The Children of the Wailing Woods: A Visit to Watton


DAVID SENIOR tells us the real life Norfolk origins of the horrifying folktale of the Babes in the Woods

Babes in the Woods

The village sign for Watton, a small market town in the Norfolk countryside, features two young children, cherub-naked, sitting with their backs against an overhanging tree.

An usual-sounding representation of the village, perhaps, until one learns of the area’s relevance to the story the sign is referencing: the Babes in the Wood.

Just outside of Watton, the ancient woodland of Wayland Wood still stands, and it is said to be within these woods that the story revolves.

A folktale popular for centuries, the story of the Babes in the Wood centres on two orphaned children left in the care of their uncle.

Coveting the siblings’ inheritance, the uncle passes the children on to two villains, intending for them to be murdered in the woods.

The murderers argue, and one kills the other: more sympathetic to the youngsters’ plight, the surviving crook lets them live, promising to return with food and water.

Watton village sign featuring the Babes
Watton village sign featuring the Babes

Yet he never returns, and the children, abandoned and lost, perish in the woods.

After their deaths, robins cover their bodies with leaves.

The Watton village sign pays homage to these two characters as it is from this area that the medieval tale originated.

As with all folkloric tales, truth and fiction blur intertwined, yet an accepted narrative seems to place the actual inspiration for the Babes in the Wood at some point in the mid-sixteenth century.

When the adult son of landowner and owner of Griston Hall Edmund de Gray died, his son, Thomas, became heir to the property.

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The boy’s uncle, Robert de Gray, would become owner of the estate in the event of the boy dying without children.

1879 Randolph Caldecott's Babes in the Wood illustration of the perished children
1879 Randolph Caldecott’s Babes in the Wood illustration of the perished children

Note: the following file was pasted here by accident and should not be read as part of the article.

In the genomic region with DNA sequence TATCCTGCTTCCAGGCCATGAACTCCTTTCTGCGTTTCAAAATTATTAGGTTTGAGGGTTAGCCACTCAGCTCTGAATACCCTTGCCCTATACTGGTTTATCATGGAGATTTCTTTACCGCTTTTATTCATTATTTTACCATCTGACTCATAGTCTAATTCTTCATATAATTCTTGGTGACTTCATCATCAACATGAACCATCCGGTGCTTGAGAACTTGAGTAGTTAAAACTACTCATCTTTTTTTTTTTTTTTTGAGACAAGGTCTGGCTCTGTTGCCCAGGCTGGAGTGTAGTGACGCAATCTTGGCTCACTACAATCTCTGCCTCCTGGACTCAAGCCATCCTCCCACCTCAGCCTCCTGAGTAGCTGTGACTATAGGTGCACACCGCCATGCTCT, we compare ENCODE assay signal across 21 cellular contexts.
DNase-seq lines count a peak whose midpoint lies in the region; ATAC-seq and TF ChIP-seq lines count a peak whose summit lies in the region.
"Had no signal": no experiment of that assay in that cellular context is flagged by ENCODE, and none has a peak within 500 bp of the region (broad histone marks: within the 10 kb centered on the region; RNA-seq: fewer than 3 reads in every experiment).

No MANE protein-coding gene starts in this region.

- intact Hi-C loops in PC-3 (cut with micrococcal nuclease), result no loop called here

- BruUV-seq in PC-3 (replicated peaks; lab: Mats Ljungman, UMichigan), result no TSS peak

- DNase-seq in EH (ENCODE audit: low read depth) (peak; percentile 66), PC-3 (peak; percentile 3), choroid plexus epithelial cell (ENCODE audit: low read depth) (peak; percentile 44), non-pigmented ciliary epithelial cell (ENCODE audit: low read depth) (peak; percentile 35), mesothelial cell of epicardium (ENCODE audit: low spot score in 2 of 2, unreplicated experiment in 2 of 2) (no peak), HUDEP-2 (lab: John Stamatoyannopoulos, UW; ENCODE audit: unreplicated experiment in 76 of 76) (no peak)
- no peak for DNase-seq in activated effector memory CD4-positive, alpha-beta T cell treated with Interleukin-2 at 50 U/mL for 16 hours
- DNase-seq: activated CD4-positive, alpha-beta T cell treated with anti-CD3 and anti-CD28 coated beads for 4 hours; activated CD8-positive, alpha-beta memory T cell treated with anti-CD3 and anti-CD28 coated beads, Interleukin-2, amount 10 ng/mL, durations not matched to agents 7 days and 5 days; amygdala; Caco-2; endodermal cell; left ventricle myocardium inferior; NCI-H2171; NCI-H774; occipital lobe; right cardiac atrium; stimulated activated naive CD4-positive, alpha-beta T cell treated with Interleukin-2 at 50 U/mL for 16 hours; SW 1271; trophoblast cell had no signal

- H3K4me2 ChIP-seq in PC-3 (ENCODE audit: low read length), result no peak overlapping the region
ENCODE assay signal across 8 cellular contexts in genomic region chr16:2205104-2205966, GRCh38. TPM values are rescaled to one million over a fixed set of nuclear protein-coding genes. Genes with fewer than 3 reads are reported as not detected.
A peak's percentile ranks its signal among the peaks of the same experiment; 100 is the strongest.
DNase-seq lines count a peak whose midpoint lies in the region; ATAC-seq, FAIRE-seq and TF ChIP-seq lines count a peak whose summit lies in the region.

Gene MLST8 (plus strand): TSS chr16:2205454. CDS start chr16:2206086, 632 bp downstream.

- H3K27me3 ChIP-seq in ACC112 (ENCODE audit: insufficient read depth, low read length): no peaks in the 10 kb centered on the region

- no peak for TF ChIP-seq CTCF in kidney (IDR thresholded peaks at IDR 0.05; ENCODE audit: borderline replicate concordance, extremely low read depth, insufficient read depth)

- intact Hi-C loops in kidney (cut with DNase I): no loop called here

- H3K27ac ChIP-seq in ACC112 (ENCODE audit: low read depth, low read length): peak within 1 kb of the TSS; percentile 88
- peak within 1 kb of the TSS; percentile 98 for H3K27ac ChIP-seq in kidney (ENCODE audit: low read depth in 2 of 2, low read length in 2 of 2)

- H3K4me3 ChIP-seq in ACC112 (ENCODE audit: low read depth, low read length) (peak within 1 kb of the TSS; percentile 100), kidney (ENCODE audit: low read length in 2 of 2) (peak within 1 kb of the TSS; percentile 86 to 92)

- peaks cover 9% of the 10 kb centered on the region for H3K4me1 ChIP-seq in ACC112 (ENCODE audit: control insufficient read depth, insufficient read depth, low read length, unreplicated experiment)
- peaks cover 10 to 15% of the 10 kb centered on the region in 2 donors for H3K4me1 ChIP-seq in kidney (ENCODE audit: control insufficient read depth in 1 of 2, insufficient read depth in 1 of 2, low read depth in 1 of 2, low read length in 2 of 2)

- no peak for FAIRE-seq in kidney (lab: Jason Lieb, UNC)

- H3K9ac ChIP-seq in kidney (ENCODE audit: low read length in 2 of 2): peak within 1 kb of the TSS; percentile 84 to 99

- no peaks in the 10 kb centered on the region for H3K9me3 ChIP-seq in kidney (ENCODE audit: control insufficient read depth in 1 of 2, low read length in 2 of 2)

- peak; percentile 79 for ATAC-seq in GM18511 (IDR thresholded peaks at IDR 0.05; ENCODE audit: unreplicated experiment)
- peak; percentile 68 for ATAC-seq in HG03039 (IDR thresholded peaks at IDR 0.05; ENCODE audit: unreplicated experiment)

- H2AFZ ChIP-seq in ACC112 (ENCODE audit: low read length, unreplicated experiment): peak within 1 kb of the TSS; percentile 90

When the boy did indeed die under mysterious circumstances whilst visiting his widowed stepmother – and his uncle subsequently attempted to claim the widow’s property – talk of the wicked uncle and presumed involvement in the death of the child is said to have evolved into the folktale we recognise today.

The first published appearance of the story of Babes in the Wood was as a ballad, printed in nearby Norwich in the 1595, further suggesting it grew from a folktale local to the area.

Wayland Woods today
Wayland Woods today

Wayland Woods form part of the estate contested over by the de Greys: rumours of hauntings amidst the trees by spectral children have persisted since the tale’s embedding in popular culture.

Indeed, a giant oak destroyed by lightning in 1879 was said to be the spot where the Babes died.

The phonetic similarity between ‘Wayland’ and ‘Wailing’ is clear: both the woods in the children’s tale and the actual existing woodland are commonly known as the ‘Wailing Woods.’

Yet the actual origin of the name Wayland is older, yet still strangely relevant: the word is said to have descended from the Old Norse ‘Wanelund’ – ‘sacred grove.’
Again, this notion of the magical woodland feeds back into the story’s final image: the birds paying respect to the dead infants, nature itself coming together to grieve over the murdered children’s fates.


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